There are some towns in North America with interesting and unusual names that would make you ask twice to check you heard it right. Here are 16 funny town names you're probably not used to - unless you are.
Waterproof is a village in Tensas Parish in northeastern Louisiana, U.S. The community was named for the hill to which the population moved to escape flooding.
Eyebrow is a village in the Canadian province of Saskatchewan. The community was formed from the previous inhabitants of the abandoned village of Eskbank several kilometres south.
The Unangan, the first people to inhabit the island of Unalaska, named it Ounalashka, meaning "near the peninsuala". Unalaska is a simplification of the city's original name, but there's nothing anti-Alaskan about this place.
Embarrass is a township located on the Mesabi Iron Range in Minnesota, U.S. The name Embarrass was derived from the french word embarras (one s) which means "to hinder with obstacles or difficulties". It was given this name by French fur traders who arrived in the area and found the narrow, shallow river hard to navigate and named the river Embaras. Embarrass is notable as the coldest place in Minnesota.
Salmon Arm is a city in the Shuswap Country, in the interior of the Canadian province of British Columbia. The city of Salmon Arm takes its name from its location along the Salmon Arm of Shuswap Lake. The lake has four "arms": Shuswap Arm in the west, Seymour Arm in the north, Anstey Arm in the northeast, and Salmon Arm in the south. Salmon arm is also named after the large runs of Salmon that used to run up the creeks that empty into the lake.
Burnt Store Marina is a census-designated place in Lee Country, Florida, United States. The town gets its name from a trading house on the Peace River that was burned down in 1849.
Heart's Desire is a town in the Canadian province of Newfoundland and Labrador. The town had a population of 226 in the Canada 2006 census. According to one story, the town was named after a notorious pirate ship that was eventually captured by a Newfoundland skipper and brought back to Newfoundland as a prize.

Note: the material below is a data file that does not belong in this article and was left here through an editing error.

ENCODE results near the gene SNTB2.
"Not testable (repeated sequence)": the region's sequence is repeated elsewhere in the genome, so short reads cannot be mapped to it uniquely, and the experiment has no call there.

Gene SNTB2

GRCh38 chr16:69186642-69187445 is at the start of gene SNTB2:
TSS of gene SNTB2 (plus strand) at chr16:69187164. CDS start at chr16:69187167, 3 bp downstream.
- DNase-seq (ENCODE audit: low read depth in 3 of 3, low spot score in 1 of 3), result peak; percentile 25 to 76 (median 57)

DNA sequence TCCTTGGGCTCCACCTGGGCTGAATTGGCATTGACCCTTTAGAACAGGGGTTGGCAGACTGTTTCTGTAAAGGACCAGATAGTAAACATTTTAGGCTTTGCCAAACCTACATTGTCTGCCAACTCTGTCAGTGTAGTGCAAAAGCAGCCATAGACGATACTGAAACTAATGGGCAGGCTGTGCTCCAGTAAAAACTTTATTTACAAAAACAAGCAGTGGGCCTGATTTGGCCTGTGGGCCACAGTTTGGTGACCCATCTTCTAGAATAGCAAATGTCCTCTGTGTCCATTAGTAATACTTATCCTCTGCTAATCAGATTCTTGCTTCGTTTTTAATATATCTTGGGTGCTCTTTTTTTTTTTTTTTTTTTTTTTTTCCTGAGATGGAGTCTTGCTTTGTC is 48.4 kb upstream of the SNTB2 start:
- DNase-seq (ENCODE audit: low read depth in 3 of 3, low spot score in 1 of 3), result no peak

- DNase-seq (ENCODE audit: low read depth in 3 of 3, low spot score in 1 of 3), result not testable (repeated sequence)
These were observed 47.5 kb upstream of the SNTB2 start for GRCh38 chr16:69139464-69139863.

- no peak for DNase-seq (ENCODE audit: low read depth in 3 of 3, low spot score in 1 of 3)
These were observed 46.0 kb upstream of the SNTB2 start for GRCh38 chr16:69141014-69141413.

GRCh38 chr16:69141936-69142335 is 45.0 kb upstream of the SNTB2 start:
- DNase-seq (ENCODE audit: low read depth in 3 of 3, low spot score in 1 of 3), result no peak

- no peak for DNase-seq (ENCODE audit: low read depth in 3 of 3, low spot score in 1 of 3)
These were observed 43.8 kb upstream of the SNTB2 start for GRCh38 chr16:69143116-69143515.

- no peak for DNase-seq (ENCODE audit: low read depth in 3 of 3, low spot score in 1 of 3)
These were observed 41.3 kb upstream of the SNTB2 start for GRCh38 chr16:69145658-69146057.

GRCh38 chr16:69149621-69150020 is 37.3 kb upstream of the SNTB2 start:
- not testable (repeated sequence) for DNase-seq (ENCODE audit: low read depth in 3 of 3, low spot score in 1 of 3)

Hell is a township in the U.S state of Michigan. One theory behind the name claims that a pair of German travellers stepped out of a stagecoach one sunny afternoon in the 1830's and one said to the other, "So schön hell!", which translates into English as "So beautifully bright!". Apparently this comment was overhead by locals and the name stuck. The name became official in 1841 when George Reeves opened a distillery there.
Interestingly, there's also a village in Norway named Hell.
Why is it called that?
Why is a town in Pima County, Arizona, United States. The town derives its name from the fact that the two major highways, State Routes 85 and 86, originally intersected in a Y-intersection. At the time the town was named, Arizona law required all city names to have at least three letters, so the town's founders named the town "Why" rather than just calling it "Y".
Head-Smashed-In Buffalo Jump is located in southern Alberta, Canada. The buffalo jump was used for 5,500 years by the indigenous peoples of the plains to kill buffalo by driving them off the 36 foot high cliff. The carcasses were used for a variety of purposes, including as material to make tools, dwellings and clothing.
Okay is a town along the east bank of the Verdigris River in Wagoner Country, Oklahoma, United States. The settlement had various names before 1919, such as Coretta, Falls City, Rex and North Muskogee. The name Okay was later adopted after the "O. K. Trucks" brand of oil tankers made at a factory built there in 1915.
Money is a small town in Mississippi, United States that has fewer than 100 residents. It was named after Hernando Money, a senator from Mississippi.
Cereal is a village in central Alberta, east of Drumheller. It was named after the post office that was established there in 1910, and the name alludes to grain fields that can be found in the area.
Toast is a census-designated place in Surry Country, North Carolina, United States. The name "Toast" was supplied by the Post Office Department.
Accident is a town in Garrett Country, Maryland, United States. The name originates about the time of the 1786 land survey in Maryland. One popular story says that two friends, Beall and Deakins, were conducting separate surveys in the area at the time and "by accident" Deakins claimed land already surveyed by Beall. According to the book Labels for Locals by Paul Dickson, a person from Accident is called an "Accidental".
Happy Adventure is an outport village on the Eastport Peninsula in the Canadian province of Newfoundland and Labrador. There's a lot of controversy on the origin of the name. Some say that it was derived based on the joyful experience of the first settlers in finding such a welcoming environment. Others say that the name commemorates a 17th-century pirate ship. Still others suggest the community was named by George Holbrook, a British Admiralty hydrographer who found shelter in a cove there during a storm.
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